When you think of luxury hotels, the last word that comes to mind is “haunted.” Unless of course, you are searching for the perfect place to visit the spa during the day and all that creeps in the shadows at night.
Hotels across the United States have welcomed guests both dead and alive for centuries. If you are looking for more than complimentary breakfast and stellar room service, then read along for the thrill-seeking locations that are on everyone’s bucket list! These five haunted haute couture hotels are perfect for the Halloween enthusiast that lives in everyone.
1. Hotel Provincial, New Orleans
Hotel Provincial is the definition of rest and relaxation, perfect for any event under the sun: family relaxation, corporate events, weddings, delicious dining, or a friendly ghost encounter. Long after the building served as a military hospital during the Civil War, it is said that the ghosts of soldiers are still haunting the premises. Guests have reported seeing wounded soldiers crying out for help, only to disappear but leaving mysterious bloodstains on the bed covers. There are also sightings of a young female who is thought to have been a caregiver in the hospital. If you are planning a spooky stay at Hotel Provincial, we recommend visiting Building 5. Once you visit, you’ll understand why!
2. The Hay-Adams, Washington, DC
If you have ever visited Washington, DC then you have undoubtedly spotted the Hay-Adams. Only 1,000 feet from the White House, that is not the only thing that makes it noteworthy. It is said that the wife of writer Henry Adams, Marion ’Clover’ Hooper Adams, now haunts the hotel. Marion took her own life while suffering from symptoms of depression after her father’s death, and Henry Adams’ suspected affairs. Hay-Adams staff says Clover’s spirit is most definitely still present, and most active during early December ― the anniversary of her death. There have been reports of doors opening and closing on their own, and few even heard a woman crying softly and voices of sorrow coming from nowhere. Previous housekeepers have even expressed feeling hugged by an unseen presence. If you are interested in visiting the Hay-Adams, or Clover, the staff recommends the fourth floor. You may just hear a voice ask “what do you want” or get a sighting of Clover herself.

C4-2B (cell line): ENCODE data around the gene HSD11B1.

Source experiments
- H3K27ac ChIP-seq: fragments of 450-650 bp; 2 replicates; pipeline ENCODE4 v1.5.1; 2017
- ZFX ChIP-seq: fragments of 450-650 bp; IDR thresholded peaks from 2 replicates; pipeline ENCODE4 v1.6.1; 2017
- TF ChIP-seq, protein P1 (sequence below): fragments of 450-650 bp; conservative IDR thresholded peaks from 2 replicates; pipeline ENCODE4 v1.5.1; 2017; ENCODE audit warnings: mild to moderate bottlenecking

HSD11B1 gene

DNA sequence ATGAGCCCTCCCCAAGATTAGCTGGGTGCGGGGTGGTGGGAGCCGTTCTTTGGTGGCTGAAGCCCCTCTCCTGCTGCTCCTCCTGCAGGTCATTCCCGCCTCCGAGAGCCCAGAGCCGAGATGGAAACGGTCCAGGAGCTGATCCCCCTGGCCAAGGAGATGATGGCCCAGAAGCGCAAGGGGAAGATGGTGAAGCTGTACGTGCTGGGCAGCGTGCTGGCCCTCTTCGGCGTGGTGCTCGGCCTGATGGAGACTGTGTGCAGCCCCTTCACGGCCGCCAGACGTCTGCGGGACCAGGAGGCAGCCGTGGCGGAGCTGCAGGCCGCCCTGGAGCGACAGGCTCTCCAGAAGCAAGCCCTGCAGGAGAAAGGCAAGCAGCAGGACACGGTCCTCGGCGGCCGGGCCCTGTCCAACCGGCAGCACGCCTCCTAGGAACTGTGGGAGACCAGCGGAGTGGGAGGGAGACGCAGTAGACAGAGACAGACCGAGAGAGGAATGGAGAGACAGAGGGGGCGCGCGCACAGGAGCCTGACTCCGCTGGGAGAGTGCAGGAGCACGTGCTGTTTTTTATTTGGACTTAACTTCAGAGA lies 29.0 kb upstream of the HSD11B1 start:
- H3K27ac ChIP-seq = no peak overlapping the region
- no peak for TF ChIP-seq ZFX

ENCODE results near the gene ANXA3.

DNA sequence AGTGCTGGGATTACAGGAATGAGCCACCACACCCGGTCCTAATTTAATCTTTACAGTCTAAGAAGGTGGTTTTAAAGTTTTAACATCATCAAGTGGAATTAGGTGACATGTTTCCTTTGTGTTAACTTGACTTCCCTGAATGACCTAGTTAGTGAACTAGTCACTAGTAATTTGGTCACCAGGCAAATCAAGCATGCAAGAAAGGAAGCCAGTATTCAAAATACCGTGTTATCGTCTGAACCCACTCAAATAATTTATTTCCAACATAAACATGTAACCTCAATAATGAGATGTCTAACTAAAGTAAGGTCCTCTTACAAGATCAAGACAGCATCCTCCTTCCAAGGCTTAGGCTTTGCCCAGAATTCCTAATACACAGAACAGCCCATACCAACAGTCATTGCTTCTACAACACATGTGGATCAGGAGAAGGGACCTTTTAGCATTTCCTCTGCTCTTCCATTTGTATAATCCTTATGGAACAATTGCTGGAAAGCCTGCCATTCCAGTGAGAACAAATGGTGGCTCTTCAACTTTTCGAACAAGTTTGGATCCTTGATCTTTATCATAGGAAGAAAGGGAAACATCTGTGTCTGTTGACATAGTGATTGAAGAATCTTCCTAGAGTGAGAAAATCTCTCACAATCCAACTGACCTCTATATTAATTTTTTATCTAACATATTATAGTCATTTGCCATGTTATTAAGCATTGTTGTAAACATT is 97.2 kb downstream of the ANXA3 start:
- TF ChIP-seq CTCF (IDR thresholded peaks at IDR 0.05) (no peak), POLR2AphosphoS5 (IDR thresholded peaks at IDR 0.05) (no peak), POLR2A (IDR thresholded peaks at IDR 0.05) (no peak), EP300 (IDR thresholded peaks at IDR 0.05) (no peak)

3. The Stanley Hotel, Colorado
You may know The Stanley Hotel as the inspiration for Stephen King’s 1977 novel, The Shining, although it was spooky far before his imagination gave it life. Located in Estes Park, Colorado, the hotel was completed in 1909. The founder, F.O. Stanley, has reportedly appeared to guests as a receptionist, along with the previous pianist, Flora Stanley, who can sometimes be heard playing notes in an empty music room. Although those are not the only mysteries, guests have also seen flickering lights, objects moving on their own, as well as shadow figures accompanied by evil laughter. If you are looking for your own night of thrill, overnight visitors are encouraged to try the “Ghost Adventure Package.” It comes with a room on the incredibly spooky fourth floor, an electromagnetic field reader, and more ghost-detecting devices. In a nod to The Shining, you can also pick up a mug with the word “REDRUM” ― murder spelled backwards. The Stanley Hotel is considered one of the more haunted locations on this list. If you are going to explore the rabbit hole, take it all the way and head on over to The Stanley.